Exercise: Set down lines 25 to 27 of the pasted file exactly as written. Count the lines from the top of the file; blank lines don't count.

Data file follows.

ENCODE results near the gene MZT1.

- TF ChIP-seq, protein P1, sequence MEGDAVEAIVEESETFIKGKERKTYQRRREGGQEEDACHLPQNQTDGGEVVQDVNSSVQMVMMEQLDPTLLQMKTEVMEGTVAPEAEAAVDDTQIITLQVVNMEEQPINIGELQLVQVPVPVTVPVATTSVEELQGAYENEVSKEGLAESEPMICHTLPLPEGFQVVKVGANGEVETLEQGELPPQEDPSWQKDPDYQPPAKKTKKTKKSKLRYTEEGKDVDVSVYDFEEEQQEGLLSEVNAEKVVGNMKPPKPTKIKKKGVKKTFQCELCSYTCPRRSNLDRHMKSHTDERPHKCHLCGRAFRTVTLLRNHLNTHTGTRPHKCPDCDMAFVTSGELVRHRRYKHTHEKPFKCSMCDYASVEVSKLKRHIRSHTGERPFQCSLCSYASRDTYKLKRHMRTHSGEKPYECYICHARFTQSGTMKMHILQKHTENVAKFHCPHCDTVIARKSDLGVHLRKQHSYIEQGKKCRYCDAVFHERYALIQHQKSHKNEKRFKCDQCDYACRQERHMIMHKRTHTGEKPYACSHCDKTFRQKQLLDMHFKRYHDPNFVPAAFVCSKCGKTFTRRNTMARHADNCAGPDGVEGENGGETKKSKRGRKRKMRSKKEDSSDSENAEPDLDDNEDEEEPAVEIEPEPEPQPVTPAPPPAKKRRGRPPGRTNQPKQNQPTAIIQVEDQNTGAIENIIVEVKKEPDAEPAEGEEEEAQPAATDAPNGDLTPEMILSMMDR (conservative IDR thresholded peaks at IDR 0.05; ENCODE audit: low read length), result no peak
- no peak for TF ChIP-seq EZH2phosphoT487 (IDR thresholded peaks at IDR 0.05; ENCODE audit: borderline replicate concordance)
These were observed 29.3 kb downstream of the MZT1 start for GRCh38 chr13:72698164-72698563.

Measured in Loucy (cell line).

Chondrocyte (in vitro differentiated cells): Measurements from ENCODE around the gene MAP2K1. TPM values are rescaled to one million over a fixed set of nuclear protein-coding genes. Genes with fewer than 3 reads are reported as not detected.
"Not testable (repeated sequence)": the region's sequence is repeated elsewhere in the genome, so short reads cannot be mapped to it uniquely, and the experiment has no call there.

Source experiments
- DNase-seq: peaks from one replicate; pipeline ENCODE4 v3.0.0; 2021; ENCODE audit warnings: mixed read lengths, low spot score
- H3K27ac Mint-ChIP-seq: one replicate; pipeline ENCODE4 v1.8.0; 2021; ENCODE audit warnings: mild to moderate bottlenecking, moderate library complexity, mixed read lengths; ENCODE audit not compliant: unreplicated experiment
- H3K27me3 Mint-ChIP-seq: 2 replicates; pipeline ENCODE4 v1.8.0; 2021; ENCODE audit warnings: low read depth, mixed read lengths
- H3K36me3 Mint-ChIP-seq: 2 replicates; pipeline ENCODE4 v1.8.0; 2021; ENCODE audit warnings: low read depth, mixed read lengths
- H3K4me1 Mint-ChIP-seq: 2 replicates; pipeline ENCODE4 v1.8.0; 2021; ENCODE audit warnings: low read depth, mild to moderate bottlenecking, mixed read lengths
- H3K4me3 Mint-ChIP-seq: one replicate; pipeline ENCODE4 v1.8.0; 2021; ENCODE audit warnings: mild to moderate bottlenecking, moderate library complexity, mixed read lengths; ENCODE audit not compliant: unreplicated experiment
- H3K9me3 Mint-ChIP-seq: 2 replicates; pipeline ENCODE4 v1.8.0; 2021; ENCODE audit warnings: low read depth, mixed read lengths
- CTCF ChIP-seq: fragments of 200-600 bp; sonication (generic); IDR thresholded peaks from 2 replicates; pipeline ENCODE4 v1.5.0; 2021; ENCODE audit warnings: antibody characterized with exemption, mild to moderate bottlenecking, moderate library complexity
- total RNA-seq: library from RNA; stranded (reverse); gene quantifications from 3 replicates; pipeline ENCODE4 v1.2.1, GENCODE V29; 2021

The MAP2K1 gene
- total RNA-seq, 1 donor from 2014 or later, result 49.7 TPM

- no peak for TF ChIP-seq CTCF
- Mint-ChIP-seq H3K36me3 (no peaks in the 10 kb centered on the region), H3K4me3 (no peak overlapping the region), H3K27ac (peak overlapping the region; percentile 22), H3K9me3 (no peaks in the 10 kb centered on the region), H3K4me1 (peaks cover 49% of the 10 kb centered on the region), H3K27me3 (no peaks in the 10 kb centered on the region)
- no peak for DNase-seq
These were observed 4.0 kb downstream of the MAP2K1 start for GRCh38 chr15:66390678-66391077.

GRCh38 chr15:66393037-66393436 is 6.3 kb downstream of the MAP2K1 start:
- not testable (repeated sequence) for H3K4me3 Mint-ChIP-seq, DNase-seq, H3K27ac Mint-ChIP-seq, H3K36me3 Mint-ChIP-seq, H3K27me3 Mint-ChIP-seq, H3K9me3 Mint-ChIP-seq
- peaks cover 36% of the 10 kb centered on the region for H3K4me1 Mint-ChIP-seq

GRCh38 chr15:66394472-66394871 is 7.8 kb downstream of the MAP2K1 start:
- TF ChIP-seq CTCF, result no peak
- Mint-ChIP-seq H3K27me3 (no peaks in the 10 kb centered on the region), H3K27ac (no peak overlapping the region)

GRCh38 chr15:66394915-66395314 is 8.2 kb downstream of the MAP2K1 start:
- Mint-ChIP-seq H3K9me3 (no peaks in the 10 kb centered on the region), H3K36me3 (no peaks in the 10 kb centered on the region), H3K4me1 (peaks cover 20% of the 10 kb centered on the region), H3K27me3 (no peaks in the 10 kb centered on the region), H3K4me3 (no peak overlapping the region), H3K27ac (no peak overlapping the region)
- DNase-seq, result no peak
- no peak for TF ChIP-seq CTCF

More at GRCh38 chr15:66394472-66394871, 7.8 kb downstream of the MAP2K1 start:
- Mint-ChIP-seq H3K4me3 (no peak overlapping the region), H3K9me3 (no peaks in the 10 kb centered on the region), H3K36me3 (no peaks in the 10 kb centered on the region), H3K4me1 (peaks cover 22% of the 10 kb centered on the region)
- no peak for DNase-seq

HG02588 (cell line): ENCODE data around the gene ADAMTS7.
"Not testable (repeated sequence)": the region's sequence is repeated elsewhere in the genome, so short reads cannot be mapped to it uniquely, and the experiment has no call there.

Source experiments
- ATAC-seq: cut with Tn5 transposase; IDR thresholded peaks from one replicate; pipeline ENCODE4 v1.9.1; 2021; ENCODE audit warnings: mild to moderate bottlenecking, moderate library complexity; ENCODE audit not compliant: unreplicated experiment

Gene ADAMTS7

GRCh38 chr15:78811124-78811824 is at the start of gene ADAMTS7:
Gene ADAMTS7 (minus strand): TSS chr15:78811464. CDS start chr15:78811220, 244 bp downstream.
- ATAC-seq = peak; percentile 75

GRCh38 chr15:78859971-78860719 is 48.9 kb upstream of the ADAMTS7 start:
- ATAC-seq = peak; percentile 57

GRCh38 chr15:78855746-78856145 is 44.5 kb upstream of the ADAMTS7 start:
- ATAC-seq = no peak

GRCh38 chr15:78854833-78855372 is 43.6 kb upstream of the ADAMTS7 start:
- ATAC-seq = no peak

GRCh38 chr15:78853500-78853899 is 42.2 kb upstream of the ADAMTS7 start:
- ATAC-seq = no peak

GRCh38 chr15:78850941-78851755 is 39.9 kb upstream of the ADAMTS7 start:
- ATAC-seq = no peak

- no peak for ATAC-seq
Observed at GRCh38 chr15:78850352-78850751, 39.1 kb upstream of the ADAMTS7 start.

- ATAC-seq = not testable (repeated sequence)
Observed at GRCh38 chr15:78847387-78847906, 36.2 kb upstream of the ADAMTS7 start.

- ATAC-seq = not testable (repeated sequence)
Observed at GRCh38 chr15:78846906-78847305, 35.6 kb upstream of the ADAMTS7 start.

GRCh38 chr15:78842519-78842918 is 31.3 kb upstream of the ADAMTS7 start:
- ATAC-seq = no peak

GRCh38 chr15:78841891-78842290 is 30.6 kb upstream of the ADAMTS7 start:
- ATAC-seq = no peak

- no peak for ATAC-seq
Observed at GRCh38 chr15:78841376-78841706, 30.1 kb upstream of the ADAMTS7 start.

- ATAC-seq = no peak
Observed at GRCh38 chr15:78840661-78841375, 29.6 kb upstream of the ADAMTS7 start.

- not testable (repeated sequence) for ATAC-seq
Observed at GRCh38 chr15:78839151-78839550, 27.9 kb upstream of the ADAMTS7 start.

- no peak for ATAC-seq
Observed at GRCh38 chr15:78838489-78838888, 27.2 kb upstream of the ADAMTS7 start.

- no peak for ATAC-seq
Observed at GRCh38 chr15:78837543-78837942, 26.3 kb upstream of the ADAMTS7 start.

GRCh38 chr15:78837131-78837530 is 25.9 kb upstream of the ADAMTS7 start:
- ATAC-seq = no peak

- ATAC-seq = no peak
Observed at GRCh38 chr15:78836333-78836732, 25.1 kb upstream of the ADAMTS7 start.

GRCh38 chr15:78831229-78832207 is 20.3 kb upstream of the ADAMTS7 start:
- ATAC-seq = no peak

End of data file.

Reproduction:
- not testable (repeated sequence) for H3K4me3 Mint-ChIP-seq, DNase-seq, H3K27ac Mint-ChIP-seq, H3K36me3 Mint-ChIP-seq, H3K27me3 Mint-ChIP-seq, H3K9me3 Mint-ChIP-seq
- peaks cover 36% of the 10 kb centered on the region for H3K4me1 Mint-ChIP-seq

GRCh38 chr15:66394472-66394871 is 7.8 kb downstream of the MAP2K1 start: